Additionally, most events can have good and bad aspects to them, and you can choose to look at different aspects of it to draw different conclusions. For example, you could make the argument that the COVID-19 pandemic was great for the environment or that it made you realize how valuable family time was. So what might seem like a “bad thing happening to a good person” could actually be one of the best things to ever happen to them. Alternatively, someone going to jail for committing a crime, which we would call a "bad thing happening to a bad person" in this analysis, could actually be a "good thing" if it does set them straight and cause them to find a new, better path for themselves and others.
Similarly, a bad thing happening to you (and, let’s be honest, almost no one really thinks they’re a bad person—they can always blame their behavior on a circumstance that caused them to behave in that way) could be the thing that led you to find out what you really wanted in life and gave you true meaning and purpose in life. If that’s the case, is that not a bad thing happening to a good person that was actually a good thing? So how do you even keep track of what’s good or bad if it's so open to interpretation and what you end up making of the situation?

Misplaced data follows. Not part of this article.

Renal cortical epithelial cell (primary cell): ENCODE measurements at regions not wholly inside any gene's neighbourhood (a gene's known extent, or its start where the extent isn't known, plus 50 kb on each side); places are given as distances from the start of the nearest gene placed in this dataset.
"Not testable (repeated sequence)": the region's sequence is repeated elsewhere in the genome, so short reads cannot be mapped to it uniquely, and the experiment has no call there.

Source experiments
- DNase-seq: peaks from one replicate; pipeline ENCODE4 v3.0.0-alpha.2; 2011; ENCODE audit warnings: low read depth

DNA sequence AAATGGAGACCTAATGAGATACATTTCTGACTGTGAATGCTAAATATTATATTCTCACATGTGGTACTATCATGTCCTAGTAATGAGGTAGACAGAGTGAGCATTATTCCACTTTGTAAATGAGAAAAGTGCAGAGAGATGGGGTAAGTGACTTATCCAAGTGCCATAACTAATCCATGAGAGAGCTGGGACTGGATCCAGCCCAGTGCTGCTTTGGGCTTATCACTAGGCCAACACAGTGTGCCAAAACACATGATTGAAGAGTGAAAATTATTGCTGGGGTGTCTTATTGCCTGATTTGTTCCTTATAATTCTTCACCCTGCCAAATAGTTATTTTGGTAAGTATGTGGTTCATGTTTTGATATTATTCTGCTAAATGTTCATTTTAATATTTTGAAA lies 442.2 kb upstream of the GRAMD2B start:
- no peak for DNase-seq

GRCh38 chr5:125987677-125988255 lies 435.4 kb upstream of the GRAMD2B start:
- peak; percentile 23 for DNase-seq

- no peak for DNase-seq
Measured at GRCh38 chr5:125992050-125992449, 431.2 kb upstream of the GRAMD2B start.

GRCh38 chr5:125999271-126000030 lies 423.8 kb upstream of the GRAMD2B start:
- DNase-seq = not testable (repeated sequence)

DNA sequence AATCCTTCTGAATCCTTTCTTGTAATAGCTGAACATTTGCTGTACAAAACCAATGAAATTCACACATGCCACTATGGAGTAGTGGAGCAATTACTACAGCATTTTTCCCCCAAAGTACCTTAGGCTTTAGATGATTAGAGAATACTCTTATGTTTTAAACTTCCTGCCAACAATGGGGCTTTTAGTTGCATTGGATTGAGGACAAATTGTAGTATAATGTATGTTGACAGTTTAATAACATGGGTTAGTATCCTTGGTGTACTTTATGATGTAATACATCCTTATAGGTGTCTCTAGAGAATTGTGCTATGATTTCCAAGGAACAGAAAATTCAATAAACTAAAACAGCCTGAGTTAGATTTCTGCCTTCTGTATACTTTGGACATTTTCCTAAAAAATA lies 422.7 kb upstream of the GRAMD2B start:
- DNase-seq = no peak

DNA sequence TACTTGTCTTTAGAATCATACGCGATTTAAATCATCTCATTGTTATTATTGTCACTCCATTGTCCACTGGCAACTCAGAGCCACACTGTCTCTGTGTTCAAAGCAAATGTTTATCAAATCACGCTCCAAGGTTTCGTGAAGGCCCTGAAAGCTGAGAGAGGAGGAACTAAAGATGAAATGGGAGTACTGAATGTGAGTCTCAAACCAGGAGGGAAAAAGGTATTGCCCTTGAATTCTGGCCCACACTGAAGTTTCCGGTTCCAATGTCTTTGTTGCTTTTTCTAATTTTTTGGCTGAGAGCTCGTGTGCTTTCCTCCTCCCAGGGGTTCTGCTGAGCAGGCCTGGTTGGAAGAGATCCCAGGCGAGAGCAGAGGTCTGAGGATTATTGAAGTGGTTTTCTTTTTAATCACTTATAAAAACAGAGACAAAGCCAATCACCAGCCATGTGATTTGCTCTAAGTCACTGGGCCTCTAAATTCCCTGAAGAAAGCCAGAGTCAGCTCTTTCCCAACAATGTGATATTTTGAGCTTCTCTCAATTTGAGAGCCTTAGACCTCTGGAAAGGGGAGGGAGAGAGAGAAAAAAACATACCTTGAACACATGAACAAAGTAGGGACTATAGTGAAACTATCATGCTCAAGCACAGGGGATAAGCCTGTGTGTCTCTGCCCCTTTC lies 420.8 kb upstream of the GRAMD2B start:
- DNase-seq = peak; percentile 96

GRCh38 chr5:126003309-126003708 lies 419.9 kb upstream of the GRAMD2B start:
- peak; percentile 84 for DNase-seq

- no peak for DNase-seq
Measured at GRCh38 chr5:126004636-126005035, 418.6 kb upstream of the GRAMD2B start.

You can see where this goes logically. Shakespeare wrote that nothing is inherently good or bad, but thinking makes it so. Most events have both positive and negative aspects to them. Therefore, good things will happen to bad people, and bad things will happen to good people—events occurring at random will do that, and all events have some sort of pros and cons that you weigh differently based on what you want at the time.